Authors
Periyakoil, VS; Gunten, CFV; Check, D; Kaufman, B; Maxwell, TL; Teno, JM
MLA Citation
Periyakoil, Vyjeyanthi S., et al. “Accountable and Transparent Palliative Quality Measures Will Improve Care.J Palliat Med, vol. 25, no. 4, Apr. 2022, pp. 542–48. Pubmed, doi:10.1089/jpm.2022.0063.
URI
https://scholars.duke.edu/individual/pub1515363
PMID
35363070
Source
pubmed
Published In
Journal of Palliative Medicine
Volume
25
Published Date
Start Page
542
End Page
548
DOI
10.1089/jpm.2022.0063

Use of Theoretical Frameworks in the Development and Testing of Palliative Care Interventions.

CONTEXT: Palliative care (PC) research has grown over the last 20 years. Yet, the causal components and pathways of PC interventions remain unclear. OBJECTIVES: To document the prevalence and application of theoretical frameworks in developing and testing PC interventions. METHODS: We conducted a secondary analysis of previously published systematic reviews of PC randomized clinical trials. Trials were evaluated for explicit mention of a theoretical framework, process or delivery model, or clinical practice guideline that supported the development of the intervention. We used a structured data extraction form to document study population, outcomes, and whether and how authors used a theoretical framework, process/delivery model, or clinical practice guideline. We applied an adapted coding scheme to evaluate use of theoretical frameworks. RESULTS: We reviewed 85 PC trials conducted between 1984 and 2021. Thirty-eight percent (n = 32) of trials explicitly mentioned a theoretical framework, process or delivery model, or clinical practice guideline as a foundation for the intervention design. Only nine trials included a theoretical framework, while the remaining 23 cited a process/delivery model or clinical practice guideline. CONCLUSION: Most PC trials do not cite a theoretical foundation for their intervention design. Future work should focus on developing and validating new theoretical frameworks and modifying existing theories and models to better explain the mechanisms of the variety of PC interventions.
Authors
Ingle, MP; Check, D; Slack, DH; Cross, SH; Ernecoff, NC; Matlock, DD; Kavalieratos, D
MLA Citation
Ingle, Mary Pilar, et al. “Use of Theoretical Frameworks in the Development and Testing of Palliative Care Interventions.J Pain Symptom Manage, vol. 63, no. 3, Mar. 2022, pp. e271–80. Pubmed, doi:10.1016/j.jpainsymman.2021.10.011.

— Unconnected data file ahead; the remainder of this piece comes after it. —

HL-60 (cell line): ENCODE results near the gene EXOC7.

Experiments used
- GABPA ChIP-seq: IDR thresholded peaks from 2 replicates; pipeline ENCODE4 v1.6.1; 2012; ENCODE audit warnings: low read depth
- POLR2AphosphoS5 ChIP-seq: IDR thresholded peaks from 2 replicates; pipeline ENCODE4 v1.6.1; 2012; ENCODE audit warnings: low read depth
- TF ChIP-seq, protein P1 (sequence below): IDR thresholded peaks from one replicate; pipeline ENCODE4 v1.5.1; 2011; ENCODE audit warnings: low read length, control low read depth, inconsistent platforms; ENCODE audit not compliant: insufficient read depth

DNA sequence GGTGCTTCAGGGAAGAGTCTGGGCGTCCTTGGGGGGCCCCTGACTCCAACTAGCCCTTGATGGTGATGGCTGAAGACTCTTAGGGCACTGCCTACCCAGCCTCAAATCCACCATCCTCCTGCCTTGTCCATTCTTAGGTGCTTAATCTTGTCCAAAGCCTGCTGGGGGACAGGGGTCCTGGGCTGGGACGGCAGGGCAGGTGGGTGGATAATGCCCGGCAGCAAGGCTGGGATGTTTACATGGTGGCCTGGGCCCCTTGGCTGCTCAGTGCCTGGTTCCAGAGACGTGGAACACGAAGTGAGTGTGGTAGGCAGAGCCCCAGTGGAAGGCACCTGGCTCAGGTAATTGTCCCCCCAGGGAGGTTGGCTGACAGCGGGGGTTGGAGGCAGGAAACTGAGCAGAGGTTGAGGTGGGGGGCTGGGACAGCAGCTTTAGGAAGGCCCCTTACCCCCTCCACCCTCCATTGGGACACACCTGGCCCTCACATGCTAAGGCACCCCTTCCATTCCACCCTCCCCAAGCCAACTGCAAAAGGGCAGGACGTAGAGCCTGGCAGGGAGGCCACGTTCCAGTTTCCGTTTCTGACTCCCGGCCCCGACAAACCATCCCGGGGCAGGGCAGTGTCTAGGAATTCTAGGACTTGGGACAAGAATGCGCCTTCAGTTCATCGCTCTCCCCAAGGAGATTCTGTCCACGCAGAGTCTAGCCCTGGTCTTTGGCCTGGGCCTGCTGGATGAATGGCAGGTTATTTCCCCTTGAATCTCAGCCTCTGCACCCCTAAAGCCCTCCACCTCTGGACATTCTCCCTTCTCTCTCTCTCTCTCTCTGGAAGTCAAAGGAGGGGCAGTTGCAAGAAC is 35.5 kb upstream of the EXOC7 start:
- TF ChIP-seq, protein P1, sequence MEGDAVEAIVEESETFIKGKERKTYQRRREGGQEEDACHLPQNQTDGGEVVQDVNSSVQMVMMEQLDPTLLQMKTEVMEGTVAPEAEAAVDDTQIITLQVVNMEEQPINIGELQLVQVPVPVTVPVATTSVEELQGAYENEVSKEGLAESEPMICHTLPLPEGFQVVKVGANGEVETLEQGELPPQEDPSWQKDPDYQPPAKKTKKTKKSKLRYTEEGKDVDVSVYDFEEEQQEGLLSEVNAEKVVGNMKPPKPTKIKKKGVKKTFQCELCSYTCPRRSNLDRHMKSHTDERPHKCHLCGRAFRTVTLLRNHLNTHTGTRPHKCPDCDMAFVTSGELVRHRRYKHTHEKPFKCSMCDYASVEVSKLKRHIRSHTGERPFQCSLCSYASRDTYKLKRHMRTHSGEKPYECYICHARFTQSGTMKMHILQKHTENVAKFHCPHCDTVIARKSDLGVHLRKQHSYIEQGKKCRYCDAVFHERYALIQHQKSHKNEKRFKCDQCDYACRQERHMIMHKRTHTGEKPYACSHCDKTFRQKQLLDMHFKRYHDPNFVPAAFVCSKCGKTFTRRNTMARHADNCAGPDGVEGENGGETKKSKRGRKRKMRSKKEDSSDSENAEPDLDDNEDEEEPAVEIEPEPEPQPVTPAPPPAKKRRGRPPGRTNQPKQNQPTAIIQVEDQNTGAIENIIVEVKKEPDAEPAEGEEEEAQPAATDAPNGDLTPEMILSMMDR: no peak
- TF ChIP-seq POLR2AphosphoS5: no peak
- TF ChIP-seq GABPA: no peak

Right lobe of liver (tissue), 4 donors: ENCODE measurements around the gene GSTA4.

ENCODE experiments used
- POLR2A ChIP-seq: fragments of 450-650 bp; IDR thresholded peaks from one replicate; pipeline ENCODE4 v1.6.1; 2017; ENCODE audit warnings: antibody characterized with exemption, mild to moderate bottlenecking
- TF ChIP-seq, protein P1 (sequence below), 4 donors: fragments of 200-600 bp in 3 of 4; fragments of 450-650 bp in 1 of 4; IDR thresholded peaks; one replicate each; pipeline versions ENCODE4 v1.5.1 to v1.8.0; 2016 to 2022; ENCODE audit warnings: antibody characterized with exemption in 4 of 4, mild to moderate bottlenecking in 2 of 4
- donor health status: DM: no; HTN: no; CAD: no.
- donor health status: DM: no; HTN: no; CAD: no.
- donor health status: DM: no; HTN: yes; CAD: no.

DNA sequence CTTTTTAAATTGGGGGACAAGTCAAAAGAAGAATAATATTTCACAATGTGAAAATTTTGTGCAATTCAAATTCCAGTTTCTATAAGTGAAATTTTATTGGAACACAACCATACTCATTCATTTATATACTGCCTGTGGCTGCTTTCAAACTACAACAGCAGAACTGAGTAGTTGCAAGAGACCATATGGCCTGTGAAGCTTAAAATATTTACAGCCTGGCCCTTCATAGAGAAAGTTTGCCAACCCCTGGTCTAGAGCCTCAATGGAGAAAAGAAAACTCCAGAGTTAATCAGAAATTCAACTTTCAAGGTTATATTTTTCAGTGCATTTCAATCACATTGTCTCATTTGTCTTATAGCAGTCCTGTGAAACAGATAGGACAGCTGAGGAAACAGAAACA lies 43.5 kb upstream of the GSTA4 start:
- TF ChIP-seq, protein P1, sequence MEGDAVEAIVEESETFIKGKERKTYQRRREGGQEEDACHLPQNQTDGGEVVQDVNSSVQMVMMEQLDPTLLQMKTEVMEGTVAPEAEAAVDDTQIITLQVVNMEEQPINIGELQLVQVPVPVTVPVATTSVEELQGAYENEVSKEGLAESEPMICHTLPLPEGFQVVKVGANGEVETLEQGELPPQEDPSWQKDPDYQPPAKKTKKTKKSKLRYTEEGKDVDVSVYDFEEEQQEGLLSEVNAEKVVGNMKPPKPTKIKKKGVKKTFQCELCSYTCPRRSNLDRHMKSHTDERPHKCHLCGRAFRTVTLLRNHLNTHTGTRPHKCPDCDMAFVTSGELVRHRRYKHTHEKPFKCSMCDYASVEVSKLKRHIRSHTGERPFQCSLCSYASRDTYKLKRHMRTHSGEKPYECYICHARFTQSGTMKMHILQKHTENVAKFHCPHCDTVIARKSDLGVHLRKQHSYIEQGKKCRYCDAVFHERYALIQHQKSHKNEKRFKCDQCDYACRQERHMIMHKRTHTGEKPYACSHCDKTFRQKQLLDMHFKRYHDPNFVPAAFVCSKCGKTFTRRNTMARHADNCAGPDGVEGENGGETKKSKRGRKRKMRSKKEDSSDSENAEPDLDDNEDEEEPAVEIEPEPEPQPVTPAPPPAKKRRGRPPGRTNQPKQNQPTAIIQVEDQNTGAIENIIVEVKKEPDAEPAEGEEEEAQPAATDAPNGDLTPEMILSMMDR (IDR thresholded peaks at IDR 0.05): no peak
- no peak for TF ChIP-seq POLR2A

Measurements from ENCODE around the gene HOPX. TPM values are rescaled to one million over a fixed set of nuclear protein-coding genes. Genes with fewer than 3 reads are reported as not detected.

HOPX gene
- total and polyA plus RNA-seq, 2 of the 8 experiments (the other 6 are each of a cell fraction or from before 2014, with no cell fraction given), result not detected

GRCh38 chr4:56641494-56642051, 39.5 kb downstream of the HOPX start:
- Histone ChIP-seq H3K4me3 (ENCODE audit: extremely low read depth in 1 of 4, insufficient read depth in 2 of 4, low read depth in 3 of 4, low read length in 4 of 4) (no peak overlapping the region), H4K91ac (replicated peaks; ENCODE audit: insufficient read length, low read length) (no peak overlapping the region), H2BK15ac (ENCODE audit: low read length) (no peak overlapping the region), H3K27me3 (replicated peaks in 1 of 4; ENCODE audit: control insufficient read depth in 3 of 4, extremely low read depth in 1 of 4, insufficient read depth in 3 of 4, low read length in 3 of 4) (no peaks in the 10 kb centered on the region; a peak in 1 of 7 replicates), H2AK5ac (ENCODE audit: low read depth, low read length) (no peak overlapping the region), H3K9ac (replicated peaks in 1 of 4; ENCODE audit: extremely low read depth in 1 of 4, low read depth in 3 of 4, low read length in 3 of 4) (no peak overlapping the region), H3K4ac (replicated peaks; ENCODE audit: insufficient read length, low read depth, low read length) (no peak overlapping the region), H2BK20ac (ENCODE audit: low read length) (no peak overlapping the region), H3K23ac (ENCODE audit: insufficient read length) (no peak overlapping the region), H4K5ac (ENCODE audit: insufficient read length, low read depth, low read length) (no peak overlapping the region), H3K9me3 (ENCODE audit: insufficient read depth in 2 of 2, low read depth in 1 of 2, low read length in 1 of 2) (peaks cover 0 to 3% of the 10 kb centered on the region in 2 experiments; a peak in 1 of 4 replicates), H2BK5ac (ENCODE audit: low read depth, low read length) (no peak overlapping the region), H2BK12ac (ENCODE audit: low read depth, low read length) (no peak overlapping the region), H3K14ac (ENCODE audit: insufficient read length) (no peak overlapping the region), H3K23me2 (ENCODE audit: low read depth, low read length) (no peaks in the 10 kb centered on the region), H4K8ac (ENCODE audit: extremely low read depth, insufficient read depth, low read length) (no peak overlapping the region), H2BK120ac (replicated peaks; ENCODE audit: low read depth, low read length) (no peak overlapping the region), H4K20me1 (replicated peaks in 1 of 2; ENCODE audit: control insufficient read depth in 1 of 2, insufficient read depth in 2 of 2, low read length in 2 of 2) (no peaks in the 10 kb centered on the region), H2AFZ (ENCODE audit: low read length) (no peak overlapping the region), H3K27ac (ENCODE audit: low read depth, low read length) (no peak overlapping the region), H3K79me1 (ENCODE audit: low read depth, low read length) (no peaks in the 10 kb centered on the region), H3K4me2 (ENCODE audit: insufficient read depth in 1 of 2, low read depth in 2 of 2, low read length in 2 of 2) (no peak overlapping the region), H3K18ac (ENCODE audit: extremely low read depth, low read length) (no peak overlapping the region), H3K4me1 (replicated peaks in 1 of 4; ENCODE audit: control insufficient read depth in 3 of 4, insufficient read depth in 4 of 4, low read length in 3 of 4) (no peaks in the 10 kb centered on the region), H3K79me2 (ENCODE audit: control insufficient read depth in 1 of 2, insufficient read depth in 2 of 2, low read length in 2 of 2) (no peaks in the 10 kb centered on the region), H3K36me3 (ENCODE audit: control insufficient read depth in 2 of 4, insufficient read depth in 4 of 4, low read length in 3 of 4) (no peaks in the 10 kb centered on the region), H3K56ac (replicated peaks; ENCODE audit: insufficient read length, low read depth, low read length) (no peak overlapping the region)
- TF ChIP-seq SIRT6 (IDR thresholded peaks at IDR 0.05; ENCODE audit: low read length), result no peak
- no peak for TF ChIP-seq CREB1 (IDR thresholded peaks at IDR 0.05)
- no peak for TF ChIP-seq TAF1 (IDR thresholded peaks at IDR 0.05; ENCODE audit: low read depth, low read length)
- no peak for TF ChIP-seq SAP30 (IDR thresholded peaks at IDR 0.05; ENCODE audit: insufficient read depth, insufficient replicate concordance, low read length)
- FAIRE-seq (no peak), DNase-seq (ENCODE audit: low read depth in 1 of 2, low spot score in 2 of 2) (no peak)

URI
https://scholars.duke.edu/individual/pub1501375
PMID
34756957
Source
pubmed
Published In
J Pain Symptom Manage
Volume
63
Published Date
Start Page
e271
End Page
e280
DOI
10.1016/j.jpainsymman.2021.10.011

Inpatient palliative care utilization for patients with brain metastases.

INTRODUCTION: Given the high symptom burden and complex clinical decision making associated with a diagnosis of brain metastases (BM), specialty palliative care (PC) can meaningfully improve patient quality of life. However, no prior study has formally evaluated patient-specific factors associated with PC consultation among BM patients. METHODS: We examined the rates of PC consults in a cohort of 1303 patients with BM admitted to three tertiary medical centers from October 2015 to December 2018. Patient demographics, surgical status, 30-day readmission, and death data were collected via retrospective chart review. PC utilization was assessed by identifying encounters for which an inpatient consult to PC was placed. Statistical analyses were performed to compare characteristics and outcomes between patients who did and did not receive PC consults. RESULTS: We analyzed 1303 patients admitted to the hospital with BM. The average overall rate of inpatient PC consultation was 19.6%. Rates of PC utilization differed significantly by patient race (17.5% in White/Caucasian vs 26.0% in Black/African American patients, P = .0014). Patients who received surgery during their admission had significantly lower rates of PC consultation (3.9% vs 22.4%, P < .0001). Patients who either died during their admission or were discharged to hospice had significantly higher rates of PC than those who were discharged home or to rehabilitation (P < .0001). CONCLUSIONS: In our dataset, PC consultation rates varied by patient demographic, surgical status, discharging service, and practice setting. Further work is needed to identify the specific barriers to optimally utilizing specialty PC in this population.
Authors
Price, M; Howell, EP; Dalton, T; Ramirez, L; Howell, C; Williamson, T; Fecci, PE; Anders, CK; Check, DK; Kamal, AH; Goodwin, CR
MLA Citation
Price, Meghan, et al. “Inpatient palliative care utilization for patients with brain metastases.Neurooncol Pract, vol. 8, no. 4, Aug. 2021, pp. 441–50. Pubmed, doi:10.1093/nop/npab016.
URI
https://scholars.duke.edu/individual/pub1488917
PMID
34277022
Source
pubmed
Published In
Neuro Oncology Practice
Volume
8
Published Date
Start Page
441
End Page
450
DOI
10.1093/nop/npab016

Research Areas:

Cancer
Communication
Decision Making
Delivery of Health Care
Diffusion of Innovation
Guideline Adherence
Health Services Research
Healthcare Disparities
Implementation Science
Palliative Care
Quality of Health Care
Survivorship